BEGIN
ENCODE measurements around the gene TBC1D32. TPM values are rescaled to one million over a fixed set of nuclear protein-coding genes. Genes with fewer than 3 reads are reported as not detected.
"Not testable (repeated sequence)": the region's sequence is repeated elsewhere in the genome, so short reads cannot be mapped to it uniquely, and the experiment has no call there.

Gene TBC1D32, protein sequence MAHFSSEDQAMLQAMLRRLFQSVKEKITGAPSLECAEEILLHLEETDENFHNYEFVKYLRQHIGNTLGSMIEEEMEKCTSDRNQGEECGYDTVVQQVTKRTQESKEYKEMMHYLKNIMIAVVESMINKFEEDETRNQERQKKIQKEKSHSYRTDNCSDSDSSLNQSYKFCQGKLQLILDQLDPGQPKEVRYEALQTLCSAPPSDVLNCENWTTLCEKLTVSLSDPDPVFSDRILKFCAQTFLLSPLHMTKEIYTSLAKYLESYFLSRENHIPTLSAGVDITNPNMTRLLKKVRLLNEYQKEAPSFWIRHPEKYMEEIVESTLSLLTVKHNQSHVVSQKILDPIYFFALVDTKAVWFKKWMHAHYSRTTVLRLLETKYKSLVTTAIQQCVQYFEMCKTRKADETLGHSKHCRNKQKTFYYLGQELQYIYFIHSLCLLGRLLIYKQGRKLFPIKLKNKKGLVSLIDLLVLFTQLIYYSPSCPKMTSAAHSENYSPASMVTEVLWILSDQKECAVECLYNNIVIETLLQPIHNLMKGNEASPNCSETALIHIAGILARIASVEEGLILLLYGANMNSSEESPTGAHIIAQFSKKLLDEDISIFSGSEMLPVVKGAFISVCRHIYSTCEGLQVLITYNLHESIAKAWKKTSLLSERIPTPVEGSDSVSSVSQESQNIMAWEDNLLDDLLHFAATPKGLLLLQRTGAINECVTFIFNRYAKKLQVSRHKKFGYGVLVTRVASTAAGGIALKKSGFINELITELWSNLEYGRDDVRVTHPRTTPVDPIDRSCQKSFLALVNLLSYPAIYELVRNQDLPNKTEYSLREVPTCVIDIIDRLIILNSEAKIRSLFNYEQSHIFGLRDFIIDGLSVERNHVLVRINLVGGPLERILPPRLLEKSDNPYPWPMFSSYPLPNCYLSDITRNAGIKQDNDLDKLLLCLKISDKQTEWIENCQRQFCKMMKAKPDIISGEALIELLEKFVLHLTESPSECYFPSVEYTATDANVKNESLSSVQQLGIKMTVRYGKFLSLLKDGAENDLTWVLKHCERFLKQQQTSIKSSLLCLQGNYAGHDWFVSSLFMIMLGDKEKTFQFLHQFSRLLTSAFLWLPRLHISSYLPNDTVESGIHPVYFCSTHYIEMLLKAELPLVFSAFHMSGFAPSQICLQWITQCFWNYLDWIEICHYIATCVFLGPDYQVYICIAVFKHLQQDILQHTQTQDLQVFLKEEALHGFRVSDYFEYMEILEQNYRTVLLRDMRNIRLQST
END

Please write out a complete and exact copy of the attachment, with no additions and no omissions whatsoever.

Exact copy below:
ENCODE measurements around the gene TBC1D32. TPM values are rescaled to one million over a fixed set of nuclear protein-coding genes. Genes with fewer than 3 reads are reported as not detected.
"Not testable (repeated sequence)": the region's sequence is repeated elsewhere in the genome, so short reads cannot be mapped to it uniquely, and the experiment has no call there.

Gene TBC1D32, protein sequence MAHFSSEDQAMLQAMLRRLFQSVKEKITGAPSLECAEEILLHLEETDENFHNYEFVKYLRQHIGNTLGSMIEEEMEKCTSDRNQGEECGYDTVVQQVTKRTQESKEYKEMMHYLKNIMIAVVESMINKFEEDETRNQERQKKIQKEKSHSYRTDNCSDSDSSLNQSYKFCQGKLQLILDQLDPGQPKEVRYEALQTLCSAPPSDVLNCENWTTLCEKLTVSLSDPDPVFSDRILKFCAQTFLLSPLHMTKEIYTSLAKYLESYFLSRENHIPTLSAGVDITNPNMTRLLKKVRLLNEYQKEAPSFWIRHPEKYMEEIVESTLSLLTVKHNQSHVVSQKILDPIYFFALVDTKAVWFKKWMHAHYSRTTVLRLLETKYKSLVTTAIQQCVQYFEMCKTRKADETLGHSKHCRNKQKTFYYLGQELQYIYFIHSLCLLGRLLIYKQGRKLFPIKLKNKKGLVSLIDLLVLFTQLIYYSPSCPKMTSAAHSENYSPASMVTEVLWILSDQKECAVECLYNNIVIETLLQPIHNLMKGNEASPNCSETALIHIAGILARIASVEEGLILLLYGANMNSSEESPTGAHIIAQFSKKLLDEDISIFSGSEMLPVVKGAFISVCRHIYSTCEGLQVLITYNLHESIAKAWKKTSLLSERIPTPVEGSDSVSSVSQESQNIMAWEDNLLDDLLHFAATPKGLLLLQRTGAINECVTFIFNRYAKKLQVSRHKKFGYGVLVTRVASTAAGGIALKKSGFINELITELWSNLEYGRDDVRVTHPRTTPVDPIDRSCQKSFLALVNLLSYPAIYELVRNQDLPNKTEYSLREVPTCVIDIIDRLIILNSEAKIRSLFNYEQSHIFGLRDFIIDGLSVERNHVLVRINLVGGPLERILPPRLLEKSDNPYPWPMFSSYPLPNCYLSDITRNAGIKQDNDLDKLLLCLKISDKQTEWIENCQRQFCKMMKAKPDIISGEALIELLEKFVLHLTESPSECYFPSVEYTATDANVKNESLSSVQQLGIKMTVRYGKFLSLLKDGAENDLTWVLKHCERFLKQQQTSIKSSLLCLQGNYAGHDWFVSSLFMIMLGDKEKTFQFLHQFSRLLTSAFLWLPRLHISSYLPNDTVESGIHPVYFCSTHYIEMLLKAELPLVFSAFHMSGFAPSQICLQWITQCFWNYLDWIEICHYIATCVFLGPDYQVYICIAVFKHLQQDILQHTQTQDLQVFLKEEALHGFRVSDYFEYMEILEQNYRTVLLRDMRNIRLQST